Riverside-Brookfield High School Referendum
In the end, people are going to vote for or against Riverside-Brookfield High School’s proposed tax referendum regardless of what this newspaper has to say. But we feel it’s important to provide a little perspective as an organization not directly affected by the April 5 vote.

The tax increase being requested by the high school is not insignificant. It also can’t be viewed in a vacuum. The question is being posed to people who right now haven’t had any or much of an increase in their take home pay in recent years. Any raises they may have received have no doubt been eaten up by rising costs.

Their homes have plummeted in value while their taxes have remained high. At the same time, in the municipalities where they live, services have been cut as revenues have fallen.

The high school district is asking for an additional $4.5 million per year from district property owners.

We’re not convinced that’s the right number.

One of the reasons is that we’re not convinced of the conventional wisdom that says the state’s warped property tax system is set up to force referendums every five or seven years. The theaory is that a referendum is needed because costs will always eventually outpace revenues coming into the district because of tax caps.

But tax revenues aren’t static. Each year the district is allowed to increase taxes by a set level (and even get a bit more for new development). If expenses are outpacing revenues, it isn’t because there’s a law requiring that to happen. Districts have allowed it to happen by approving expense plans that intentionally outpace revenues.

And that has got to stop. We’re wondering what the $4.5 million assumes. Does it assume a teacher contract where raises are tied to tax caps? Does it assume a traditional contract where the real cost of raises is obscured by step increases and lane changes? Does it assume higher contributions from employees to health insurance plans?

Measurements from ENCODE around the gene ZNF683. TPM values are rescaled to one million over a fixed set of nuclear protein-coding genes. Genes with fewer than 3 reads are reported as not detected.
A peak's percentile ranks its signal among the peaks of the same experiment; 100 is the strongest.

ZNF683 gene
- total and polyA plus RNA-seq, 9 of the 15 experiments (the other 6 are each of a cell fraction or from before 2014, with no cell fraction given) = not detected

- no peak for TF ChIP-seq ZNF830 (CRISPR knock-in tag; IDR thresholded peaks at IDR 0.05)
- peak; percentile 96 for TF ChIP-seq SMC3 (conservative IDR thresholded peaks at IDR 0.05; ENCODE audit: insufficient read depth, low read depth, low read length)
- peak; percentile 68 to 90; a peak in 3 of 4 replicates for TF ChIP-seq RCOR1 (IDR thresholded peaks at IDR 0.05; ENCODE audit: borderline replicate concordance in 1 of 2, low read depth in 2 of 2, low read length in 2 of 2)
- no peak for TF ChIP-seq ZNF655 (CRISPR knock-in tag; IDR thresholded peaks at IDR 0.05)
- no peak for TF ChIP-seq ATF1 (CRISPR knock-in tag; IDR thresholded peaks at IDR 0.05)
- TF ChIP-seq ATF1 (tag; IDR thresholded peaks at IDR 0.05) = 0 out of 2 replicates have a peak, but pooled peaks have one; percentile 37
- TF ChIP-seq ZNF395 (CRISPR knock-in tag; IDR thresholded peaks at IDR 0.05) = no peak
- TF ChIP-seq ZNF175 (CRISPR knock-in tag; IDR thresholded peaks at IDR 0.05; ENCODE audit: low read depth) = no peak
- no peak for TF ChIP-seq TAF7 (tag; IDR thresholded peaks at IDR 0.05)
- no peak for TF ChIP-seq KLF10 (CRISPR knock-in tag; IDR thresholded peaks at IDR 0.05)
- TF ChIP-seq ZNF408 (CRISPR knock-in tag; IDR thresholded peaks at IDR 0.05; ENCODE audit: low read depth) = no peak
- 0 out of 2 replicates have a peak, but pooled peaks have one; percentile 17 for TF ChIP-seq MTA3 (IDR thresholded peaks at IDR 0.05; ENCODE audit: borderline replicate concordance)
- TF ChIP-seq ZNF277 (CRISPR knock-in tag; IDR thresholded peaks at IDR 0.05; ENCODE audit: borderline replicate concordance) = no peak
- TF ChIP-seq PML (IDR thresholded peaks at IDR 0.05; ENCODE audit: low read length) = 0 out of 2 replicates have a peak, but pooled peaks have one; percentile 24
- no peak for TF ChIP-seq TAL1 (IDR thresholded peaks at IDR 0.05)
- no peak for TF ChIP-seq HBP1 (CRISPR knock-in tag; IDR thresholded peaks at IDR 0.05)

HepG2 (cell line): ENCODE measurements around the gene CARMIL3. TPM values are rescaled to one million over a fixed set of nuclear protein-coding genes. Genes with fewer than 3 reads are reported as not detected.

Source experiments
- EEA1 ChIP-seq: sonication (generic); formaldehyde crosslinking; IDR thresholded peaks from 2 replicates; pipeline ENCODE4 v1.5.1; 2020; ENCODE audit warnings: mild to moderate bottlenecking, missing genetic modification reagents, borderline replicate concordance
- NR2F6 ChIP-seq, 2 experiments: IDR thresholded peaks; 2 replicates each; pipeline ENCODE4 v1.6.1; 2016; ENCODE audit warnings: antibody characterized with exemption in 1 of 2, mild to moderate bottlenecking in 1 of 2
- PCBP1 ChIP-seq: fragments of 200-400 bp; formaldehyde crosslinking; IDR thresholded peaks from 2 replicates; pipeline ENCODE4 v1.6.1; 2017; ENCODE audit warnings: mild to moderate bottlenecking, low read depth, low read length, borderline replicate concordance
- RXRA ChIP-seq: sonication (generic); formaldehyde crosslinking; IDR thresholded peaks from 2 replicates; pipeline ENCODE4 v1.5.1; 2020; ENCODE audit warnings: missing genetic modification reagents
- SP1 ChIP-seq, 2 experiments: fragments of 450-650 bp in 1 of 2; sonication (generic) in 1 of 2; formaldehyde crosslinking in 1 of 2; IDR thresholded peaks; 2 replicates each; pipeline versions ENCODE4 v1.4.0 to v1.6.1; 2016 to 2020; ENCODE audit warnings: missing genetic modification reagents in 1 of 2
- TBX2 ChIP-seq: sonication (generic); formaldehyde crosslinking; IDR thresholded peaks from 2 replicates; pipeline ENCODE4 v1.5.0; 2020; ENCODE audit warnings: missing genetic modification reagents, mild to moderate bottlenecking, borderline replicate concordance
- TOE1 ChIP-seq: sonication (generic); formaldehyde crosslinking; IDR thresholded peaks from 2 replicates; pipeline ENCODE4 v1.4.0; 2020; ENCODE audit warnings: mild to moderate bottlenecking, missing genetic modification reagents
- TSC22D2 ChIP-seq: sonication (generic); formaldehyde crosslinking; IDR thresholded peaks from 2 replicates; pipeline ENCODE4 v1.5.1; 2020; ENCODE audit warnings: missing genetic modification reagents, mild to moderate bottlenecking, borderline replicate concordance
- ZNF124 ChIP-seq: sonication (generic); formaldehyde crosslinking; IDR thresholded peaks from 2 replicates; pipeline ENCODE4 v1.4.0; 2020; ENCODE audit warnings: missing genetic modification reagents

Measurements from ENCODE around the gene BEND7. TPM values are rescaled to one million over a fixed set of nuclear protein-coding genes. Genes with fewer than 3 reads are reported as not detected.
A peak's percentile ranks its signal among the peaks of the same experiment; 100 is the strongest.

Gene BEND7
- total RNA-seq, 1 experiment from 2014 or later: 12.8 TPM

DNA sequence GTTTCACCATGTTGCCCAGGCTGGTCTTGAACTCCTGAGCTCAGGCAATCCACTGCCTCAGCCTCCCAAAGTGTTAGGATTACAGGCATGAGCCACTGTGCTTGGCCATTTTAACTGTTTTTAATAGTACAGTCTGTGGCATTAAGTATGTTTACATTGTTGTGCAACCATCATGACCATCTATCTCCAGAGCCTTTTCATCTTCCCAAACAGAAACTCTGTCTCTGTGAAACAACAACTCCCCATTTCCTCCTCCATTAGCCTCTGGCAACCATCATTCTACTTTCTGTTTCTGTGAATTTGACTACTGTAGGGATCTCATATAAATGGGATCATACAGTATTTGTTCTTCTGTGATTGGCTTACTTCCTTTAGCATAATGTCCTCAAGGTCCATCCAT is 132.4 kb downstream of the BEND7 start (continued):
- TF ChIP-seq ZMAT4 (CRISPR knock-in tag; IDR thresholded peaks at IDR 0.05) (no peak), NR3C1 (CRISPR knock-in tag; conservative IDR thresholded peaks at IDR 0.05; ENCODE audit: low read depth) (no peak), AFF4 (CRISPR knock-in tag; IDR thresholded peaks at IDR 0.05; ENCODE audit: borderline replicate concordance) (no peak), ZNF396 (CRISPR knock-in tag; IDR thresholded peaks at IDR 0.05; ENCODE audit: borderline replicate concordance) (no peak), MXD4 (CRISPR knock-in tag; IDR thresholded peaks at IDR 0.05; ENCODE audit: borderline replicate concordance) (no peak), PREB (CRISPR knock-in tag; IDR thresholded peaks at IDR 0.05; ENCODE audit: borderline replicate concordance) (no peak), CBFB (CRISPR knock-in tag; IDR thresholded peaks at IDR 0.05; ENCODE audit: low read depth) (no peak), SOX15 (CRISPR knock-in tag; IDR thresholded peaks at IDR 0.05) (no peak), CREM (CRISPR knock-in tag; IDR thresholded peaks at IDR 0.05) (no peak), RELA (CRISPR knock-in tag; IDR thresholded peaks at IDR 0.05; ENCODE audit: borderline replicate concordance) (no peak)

In fact, according to the district’s own projections, the referendum amount presumes CPI at 1.5 percent. At the same time, the question assumes teacher raises at “step only” after 2013, without specifying what that means. If it’s higher than CPI (in the current teachers contract, step raises are generally between 3 and 4 percent), then there’s a structural problem the district itself is building into the equation.

Do we feel that there will be increased costs due to enrollment growth and health care costs? Yes, and it’s hard to exactly figure just how that will show up in reality.

We’re not saying we’re against any referendum. We feel the board, administration and teachers need to put their heads together to craft a question to which the voter can say, “Here’s is a deal where everyone is being asked to give something. I’m convinced we’re all in this together.”

District 208 isn’t there yet.

Should the referendum pass, it’s our hope that the new board use these funds not as a way to keep the financial status quo, but to secure the financial future of the school and then actively prevent the endless cycle of referendums that are now beginning to choke taxpayers who have given, and gladly, to schools in the past.

Should the referendum fail, we contend it will not be a calamity. The district itself has projected that by the school year’s end it will have $6 million in the bank. It will certainly not last forever, and the need for some sort of referendum in the future is clear.

But we want the pencils sharpened and we want a frank discussion of what all sides must be willing to sacrifice to keep RBHS the fine school it has become.